The AirDroid app for Android has surpassed 20 million downloads from the Google Play store and has received raving reviews from the likes of USA Today and Lifehacker. The app’s function is to help a user organize his or her life by providing the remote ability to send text messages, edit files, manage other apps, and even perform GPS tracking.
Unfortunately, for all its accolades, AirDroid is vulnerable to a pretty serious authentication bug.
This bug allows a remote attacker to essentially take over an otherwise unsuspecting victim’s phone. All an attacker needs to do is to send a malicious link; all a victim needs to do is click on it.
The attack can be carried out silently, meaning that it works even when the app isn’t operating. Just having it installed on a device is enough.
Once an attacker gains access to a victim’s phone, the possibilities are plentiful. An attacker can:
• Take photos of the victim via the phone’s camera.
• Track the victim via GPS.
• Harass the victim’s friends and family via contacts.
Basically, anything that AirDroid can access becomes fair game for an attacker.
How This Works
This proof-of-concept video shows the AirDroid exploit in action.
The following is a play-by-play description:
1.) The attacker sends the victim an innocent-seeming link.
2.) The victim takes the bait and clicks the link.
3.) Click! The attacker – specifically, his or her website – now has control of the victim’s phone.
4.) The webpage opens, sending a text message to the victim and taking a photo of him or her as well.
5.) The photo is sent to the attacker, who then uses it to taunt the victim.
For a more technical explanation, check out our official advisory write-up.
You don’t have to be a victim to this sort of exploit, though. There is a solution: We disclosed the bug to AirDroid’s team, and they were more than happy to work with us. They have released a fix in their web interface's most recent version. We have tested this, and have found it more than adequate.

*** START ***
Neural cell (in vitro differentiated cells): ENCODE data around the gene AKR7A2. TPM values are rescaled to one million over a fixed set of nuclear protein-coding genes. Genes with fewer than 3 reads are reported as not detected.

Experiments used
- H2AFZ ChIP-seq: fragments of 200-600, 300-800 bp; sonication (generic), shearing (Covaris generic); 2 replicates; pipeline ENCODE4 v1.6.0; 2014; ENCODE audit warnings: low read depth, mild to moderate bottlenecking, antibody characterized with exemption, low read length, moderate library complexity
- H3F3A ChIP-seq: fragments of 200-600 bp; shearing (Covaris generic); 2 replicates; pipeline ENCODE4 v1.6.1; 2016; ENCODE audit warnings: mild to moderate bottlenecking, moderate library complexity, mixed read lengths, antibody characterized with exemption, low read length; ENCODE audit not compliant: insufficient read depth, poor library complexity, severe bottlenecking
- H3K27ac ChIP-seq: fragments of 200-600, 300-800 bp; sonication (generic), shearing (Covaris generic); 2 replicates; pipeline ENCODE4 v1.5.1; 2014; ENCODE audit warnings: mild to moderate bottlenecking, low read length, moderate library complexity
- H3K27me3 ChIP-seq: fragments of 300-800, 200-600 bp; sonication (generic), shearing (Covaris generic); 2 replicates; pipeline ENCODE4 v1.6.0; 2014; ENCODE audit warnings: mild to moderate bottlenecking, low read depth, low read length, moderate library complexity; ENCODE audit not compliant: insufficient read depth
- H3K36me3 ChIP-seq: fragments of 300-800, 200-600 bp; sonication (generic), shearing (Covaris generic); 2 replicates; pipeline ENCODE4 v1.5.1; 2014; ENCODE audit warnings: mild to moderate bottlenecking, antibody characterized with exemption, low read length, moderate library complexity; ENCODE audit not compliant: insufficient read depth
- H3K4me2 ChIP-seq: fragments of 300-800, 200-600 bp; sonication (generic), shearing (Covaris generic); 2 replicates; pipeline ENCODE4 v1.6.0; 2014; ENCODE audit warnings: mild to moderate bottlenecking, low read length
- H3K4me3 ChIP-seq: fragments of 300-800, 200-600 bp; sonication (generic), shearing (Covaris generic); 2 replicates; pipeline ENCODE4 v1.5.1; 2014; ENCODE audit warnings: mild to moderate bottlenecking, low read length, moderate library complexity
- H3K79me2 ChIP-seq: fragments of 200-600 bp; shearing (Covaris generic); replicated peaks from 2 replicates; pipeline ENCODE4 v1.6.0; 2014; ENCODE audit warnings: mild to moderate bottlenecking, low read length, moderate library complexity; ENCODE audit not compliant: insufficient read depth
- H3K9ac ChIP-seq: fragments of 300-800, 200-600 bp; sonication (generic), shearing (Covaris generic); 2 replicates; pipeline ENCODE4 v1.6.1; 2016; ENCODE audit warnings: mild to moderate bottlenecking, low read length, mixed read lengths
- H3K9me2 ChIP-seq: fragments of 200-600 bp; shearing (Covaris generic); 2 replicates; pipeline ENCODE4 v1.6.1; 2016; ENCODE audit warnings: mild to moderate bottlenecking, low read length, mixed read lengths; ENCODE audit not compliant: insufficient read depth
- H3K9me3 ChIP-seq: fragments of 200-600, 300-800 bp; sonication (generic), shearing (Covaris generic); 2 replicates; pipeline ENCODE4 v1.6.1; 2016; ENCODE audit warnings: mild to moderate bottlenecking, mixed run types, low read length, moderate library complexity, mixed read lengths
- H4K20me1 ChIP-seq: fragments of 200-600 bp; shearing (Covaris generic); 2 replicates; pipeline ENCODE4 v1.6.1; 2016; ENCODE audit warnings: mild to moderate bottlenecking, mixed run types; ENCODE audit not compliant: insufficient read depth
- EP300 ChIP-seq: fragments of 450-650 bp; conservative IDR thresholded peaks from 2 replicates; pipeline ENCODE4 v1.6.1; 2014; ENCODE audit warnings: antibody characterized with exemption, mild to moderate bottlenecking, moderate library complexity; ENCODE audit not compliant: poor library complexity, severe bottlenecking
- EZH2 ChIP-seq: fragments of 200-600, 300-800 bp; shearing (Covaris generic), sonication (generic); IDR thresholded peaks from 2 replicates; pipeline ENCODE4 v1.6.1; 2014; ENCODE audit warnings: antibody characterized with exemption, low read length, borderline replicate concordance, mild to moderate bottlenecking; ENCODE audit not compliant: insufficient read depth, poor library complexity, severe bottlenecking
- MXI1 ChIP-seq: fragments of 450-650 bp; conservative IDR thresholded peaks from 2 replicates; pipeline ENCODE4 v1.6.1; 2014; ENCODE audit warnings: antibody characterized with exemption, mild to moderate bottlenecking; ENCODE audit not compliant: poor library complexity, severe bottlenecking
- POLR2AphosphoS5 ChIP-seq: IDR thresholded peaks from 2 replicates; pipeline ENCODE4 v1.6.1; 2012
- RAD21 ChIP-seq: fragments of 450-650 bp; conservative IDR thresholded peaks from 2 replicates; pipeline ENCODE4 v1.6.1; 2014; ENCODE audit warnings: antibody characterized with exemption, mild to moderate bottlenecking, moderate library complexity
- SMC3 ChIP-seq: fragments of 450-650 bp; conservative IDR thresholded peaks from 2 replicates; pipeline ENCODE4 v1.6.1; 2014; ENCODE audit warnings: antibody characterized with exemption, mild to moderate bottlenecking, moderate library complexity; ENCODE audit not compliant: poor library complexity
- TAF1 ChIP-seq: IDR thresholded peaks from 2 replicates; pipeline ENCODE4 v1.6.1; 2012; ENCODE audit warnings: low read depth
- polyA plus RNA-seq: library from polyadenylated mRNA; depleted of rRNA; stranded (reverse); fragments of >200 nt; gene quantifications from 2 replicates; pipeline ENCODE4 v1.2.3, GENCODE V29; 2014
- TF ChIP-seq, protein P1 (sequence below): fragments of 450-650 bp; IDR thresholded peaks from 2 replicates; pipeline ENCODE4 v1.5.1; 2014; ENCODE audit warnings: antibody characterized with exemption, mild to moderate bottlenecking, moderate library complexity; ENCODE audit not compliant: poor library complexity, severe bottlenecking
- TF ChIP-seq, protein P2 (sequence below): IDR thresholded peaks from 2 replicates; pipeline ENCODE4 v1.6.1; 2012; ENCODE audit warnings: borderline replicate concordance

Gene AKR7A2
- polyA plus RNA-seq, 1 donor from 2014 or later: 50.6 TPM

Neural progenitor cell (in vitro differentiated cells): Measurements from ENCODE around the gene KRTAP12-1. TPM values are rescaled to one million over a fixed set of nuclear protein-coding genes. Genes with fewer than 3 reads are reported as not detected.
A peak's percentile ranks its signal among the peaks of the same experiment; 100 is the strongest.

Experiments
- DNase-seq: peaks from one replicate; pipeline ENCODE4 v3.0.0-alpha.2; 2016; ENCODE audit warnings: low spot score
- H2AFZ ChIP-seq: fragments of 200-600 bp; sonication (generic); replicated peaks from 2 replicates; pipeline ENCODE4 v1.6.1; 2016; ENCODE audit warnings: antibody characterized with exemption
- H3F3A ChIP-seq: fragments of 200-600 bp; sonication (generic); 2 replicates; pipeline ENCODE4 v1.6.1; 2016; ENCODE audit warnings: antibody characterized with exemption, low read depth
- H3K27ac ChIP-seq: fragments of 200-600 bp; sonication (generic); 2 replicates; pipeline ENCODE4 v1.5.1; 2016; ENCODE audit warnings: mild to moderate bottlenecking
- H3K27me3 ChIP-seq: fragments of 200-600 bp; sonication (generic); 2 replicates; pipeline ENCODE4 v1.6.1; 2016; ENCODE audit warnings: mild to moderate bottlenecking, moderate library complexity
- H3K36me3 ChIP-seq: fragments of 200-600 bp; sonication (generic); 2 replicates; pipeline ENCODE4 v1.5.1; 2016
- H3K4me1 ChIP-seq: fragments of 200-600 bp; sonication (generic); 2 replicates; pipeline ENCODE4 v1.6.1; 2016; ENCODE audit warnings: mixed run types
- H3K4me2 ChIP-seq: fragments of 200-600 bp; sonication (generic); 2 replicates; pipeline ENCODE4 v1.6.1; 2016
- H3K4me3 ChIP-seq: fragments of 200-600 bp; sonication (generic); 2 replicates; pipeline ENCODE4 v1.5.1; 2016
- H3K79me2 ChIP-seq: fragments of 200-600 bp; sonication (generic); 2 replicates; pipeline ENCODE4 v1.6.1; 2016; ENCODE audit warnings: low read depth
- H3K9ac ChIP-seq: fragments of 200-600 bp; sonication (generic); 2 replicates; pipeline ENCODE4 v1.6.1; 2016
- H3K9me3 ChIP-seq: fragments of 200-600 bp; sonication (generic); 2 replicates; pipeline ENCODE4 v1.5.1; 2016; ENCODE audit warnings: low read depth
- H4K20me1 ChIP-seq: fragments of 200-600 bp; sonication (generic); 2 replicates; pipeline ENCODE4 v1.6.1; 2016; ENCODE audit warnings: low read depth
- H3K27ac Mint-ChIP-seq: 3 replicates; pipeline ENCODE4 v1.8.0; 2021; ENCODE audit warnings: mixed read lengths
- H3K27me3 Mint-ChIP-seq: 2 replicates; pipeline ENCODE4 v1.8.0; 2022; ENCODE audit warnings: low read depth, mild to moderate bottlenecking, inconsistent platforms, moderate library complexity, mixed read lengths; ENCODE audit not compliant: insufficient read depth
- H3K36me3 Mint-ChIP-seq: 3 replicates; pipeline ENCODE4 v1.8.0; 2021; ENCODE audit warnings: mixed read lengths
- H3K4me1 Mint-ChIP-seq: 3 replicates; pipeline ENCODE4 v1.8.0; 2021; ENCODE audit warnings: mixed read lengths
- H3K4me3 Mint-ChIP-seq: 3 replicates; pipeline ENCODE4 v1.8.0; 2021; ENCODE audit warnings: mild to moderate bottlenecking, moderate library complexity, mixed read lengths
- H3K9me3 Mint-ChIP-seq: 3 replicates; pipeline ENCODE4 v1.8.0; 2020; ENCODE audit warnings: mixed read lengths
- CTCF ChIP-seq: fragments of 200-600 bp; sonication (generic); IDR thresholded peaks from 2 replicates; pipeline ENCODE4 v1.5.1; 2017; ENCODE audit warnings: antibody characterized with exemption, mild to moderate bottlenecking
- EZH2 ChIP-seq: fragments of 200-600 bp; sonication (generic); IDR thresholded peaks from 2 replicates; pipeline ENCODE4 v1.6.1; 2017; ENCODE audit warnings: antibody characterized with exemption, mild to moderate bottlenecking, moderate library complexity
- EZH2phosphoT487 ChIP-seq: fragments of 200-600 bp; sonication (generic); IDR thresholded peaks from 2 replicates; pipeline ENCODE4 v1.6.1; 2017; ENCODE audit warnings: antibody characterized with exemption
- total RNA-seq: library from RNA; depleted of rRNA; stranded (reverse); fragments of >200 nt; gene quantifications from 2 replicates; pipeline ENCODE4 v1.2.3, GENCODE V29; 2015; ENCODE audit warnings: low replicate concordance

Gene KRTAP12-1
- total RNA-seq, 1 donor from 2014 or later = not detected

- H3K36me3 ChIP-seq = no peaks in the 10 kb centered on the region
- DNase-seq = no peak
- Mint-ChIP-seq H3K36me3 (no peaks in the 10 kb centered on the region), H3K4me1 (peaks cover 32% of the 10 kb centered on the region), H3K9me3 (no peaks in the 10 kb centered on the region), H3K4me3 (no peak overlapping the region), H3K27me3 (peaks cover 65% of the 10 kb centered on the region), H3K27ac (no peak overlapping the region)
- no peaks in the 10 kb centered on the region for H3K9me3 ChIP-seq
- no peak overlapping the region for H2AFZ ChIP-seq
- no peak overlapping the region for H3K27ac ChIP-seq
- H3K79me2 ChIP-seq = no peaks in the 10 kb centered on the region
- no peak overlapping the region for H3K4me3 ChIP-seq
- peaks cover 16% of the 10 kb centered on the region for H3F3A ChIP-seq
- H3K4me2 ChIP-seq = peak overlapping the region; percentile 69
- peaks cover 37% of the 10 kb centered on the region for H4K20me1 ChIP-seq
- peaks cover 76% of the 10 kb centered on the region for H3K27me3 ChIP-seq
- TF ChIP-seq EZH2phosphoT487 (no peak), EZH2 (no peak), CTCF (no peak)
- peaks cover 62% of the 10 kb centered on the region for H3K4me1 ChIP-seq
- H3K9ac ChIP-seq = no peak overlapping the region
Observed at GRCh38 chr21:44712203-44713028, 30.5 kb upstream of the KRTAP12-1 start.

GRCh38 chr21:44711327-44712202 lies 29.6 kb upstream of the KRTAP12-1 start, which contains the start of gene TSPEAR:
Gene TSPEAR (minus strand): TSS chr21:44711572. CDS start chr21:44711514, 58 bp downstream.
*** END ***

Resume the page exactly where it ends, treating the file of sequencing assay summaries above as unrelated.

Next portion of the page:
The more important lesson here, though, goes far beyond this particular bug. Careful scrutiny is a must when allowing mobile applications extensive permissions. Therefore, exercise caution when permitting an app pervasive access to your phone. It’s easy to be desensitized to lengthy permission lists, as so many apps come with overbearing requests for access. Most people are fast to ignore these lists and accept all requests for the sake of convenience. For example, when installing AirDroid, this list of permissions is displayed:
When saying “okay” to all of these items, you’re placing your trust not only in the app itself, but also in its security. Our advice is to consider whether or not an app truly needs all the access it’s asking for. For example, does a flashlight app require access to your phone contacts? Probably not. If an app seems like it's requesting too many permissions, it most likely is.
AirDroid is a best-case scenario, but there will likely be – and probably already are – apps with similar unresolved vulnerabilities that can be leveraged by attackers. The best advice to avoid falling for such attacks is to be mindful of an app’s level of permissions. The more permissions you give, the more you may be putting yourself at risk.
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